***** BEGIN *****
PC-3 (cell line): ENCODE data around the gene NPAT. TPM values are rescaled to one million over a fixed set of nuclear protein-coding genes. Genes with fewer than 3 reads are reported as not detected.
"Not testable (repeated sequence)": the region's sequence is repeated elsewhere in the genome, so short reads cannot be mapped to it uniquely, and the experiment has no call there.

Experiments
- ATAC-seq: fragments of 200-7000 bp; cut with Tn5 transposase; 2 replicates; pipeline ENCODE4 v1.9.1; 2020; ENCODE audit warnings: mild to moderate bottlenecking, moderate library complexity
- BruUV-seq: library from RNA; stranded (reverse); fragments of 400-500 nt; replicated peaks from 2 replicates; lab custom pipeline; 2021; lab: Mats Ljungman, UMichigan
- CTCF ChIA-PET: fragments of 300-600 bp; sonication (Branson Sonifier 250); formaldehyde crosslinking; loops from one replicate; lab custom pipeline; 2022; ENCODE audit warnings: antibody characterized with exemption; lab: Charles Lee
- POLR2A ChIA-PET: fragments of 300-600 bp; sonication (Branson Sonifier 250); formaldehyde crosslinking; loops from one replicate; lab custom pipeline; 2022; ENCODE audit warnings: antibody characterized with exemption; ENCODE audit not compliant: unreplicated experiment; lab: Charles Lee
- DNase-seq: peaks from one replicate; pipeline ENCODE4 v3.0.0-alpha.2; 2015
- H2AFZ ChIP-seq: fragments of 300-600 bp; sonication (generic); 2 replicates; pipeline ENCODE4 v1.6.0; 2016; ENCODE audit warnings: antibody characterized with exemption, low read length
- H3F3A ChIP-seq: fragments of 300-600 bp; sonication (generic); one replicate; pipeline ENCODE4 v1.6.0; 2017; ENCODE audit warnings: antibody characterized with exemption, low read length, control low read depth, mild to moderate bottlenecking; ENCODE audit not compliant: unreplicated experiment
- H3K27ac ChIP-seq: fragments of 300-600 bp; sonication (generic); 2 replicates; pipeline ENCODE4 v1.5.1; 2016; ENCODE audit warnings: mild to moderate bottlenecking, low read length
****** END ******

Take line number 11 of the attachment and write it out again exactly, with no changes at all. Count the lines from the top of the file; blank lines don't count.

- H3K27ac ChIP-seq: fragments of 300-600 bp; sonication (generic); 2 replicates; pipeline ENCODE4 v1.5.1; 2016; ENCODE audit warnings: mild to moderate bottlenecking, low read length